Put simply, staking involves locking up a portion of your crypto to support the security of the network in return for rewards.
Cryptocurrencies that offer staking utilise the “Proof of Stake” consensus mechanism, a method used to verify transactions without the need for a centralised intermediary. It’s a much less energy-intensive alternative to Proof of Work.
Staking is a way of earning passive income on crypto, but first, it’s important to understand how it works.
What is Proof of Stake (PoS)?
To better understand staking, you’ll need to learn how Proof of Stake (PoS) works.
Proof of Work (PoW) vs Proof of Stake
Proof of Stake is a newer consensus mechanism that aims to increase speed and efficiency and offer lower fees than Proof of Work.
Proof of Work is energy-intensive and involves a lot of arbitrary computational work. The mathematical problems that the miners compete to solve serve no purpose other than maintaining the network’s security.
PoS offers an alternative that allows blockchains to operate in a more energy-efficient way while ensuring security and decentralisation are maintained.
The difference between PoW and PoS is that instead of anyone being able to validate transactions, validators must first stake their tokens to be eligible to validate. PoS is much more energy-efficient, cost-effective, and scalable.
How does Proof of Stake work?
While the exact method varies depending on the blockchain, the idea is that users can lock their coins in a staking contract to secure the network, and earn a fee from every transaction they validate. Each user is rewarded in proportion to their stake.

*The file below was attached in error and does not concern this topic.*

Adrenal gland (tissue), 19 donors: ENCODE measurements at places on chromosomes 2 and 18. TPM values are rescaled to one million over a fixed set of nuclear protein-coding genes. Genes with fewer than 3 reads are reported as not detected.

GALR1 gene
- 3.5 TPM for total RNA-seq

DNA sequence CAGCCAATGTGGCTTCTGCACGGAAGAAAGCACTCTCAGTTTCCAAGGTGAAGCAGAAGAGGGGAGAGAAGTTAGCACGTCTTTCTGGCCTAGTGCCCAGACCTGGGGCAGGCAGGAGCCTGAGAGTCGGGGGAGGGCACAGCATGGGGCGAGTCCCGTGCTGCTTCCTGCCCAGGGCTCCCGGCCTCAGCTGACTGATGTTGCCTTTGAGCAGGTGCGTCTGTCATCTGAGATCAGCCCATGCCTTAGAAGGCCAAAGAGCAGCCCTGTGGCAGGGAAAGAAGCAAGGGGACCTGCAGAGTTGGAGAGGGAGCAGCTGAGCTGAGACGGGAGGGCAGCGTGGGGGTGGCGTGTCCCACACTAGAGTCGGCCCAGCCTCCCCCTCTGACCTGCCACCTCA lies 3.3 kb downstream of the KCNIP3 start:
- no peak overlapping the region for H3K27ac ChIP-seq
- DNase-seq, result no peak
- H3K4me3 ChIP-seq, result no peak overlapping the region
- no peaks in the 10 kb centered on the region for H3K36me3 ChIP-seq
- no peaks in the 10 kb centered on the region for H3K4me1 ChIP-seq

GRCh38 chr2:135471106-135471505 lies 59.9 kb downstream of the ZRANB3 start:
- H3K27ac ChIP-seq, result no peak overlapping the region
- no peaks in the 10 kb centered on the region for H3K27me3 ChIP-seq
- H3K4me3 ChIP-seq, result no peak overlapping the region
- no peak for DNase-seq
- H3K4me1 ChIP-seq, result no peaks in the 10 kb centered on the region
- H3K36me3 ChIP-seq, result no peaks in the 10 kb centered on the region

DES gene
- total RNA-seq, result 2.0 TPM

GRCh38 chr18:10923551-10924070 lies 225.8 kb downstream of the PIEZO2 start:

PoS validators are further incentivised by their own stake (coin holding) as if network security is not effectively maintained, they may lose their stake.
On Cosmos, for example, users can stake their ATOM tokens, and in return, operate a Validator’s node. As a reward for staking their tokens, they earn a percentage of every transaction that’s processed. A nice addition that Cosmos has implemented for security purposes is that if nodes are found to be acting dishonestly they are penalised and lose their tokens.
Note: as not all cryptocurrencies use “Proof of Stake,” not all cryptocurrencies offer staking.
What is a staking pool?
A staking pool is a group of stakeholders who combine their coins and proportionally share their rewards.
Staking pools offer an added level of flexibility for individual participants and lower the entry barrier. Often, a coin has to be staked for a specific period of time, and there may be a minimum balance required to stake. Typically, staking pools do not enforce specific withdrawal times and require a low minimum balance.
How to stake
Check out our crypto school tutorials for more on how to stake.
Coinbase: is a centralised exchange that allows users to stake their crypto by contributing to a staking pool. Find out how in our Coinbase tutorial.
Sushiswap: is a decentralised exchange where users can exchange and borrow tokens and earn yield through staking, providing liquidity or lending. Read our tutorial on How to Earn a Yield on Sushiswap here.
Lido: is a decentralised application that allows users to earn yield. Read our Lido Staking Tutorial here.
Note that most staking pools charge a % fee.
Risks of staking
It is important to note that staking is not without risk. Staking often requires a lockup period, where crypto can’t be transferred for a defined period of time. This means that staked tokens can’t be traded even if prices change.
Before staking, it’s vital to research the staking requirements for each project.
Disclaimer: THIS IS NOT FINANCIAL OR INVESTMENT ADVICE. Only you are responsible for any capital-related decisions you make and only you are accountable for the results.